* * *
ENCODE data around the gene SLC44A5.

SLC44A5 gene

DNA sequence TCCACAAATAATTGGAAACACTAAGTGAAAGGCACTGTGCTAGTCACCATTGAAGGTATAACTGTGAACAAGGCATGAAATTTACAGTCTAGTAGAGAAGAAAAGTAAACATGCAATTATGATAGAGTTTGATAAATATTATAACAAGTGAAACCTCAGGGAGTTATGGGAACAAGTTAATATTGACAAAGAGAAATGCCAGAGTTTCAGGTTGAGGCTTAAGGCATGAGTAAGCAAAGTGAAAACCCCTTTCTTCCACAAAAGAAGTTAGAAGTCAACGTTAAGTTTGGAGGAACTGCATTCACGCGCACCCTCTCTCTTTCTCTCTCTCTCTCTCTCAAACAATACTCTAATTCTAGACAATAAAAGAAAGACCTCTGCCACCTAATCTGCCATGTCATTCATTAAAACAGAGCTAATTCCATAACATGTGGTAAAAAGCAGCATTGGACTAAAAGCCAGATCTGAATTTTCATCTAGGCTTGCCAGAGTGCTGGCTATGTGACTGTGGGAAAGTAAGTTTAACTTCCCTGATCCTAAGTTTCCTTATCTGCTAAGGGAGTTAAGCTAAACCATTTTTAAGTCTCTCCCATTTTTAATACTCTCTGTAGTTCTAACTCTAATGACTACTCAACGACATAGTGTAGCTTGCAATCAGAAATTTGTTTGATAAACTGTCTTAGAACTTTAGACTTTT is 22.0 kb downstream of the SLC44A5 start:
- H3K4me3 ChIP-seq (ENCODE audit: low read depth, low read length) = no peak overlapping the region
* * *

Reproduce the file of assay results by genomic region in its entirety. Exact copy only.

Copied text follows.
ENCODE data around the gene SLC44A5.

SLC44A5 gene

DNA sequence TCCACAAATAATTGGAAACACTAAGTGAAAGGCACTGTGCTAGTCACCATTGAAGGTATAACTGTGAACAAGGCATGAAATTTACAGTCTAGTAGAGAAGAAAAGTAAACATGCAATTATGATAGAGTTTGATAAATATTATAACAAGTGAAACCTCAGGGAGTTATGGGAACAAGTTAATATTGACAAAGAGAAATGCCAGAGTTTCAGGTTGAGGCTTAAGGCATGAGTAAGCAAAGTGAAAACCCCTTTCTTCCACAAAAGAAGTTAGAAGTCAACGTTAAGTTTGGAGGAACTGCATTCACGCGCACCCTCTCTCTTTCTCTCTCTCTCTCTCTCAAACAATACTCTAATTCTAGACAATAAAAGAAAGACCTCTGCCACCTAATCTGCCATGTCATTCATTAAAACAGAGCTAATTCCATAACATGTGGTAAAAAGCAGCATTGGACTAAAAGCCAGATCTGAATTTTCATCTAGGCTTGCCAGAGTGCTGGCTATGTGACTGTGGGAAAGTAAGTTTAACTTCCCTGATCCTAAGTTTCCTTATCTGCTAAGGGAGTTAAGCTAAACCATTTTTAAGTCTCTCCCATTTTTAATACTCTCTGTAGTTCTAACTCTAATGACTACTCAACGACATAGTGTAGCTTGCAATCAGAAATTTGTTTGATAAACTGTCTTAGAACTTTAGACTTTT is 22.0 kb downstream of the SLC44A5 start:
- H3K4me3 ChIP-seq (ENCODE audit: low read depth, low read length) = no peak overlapping the region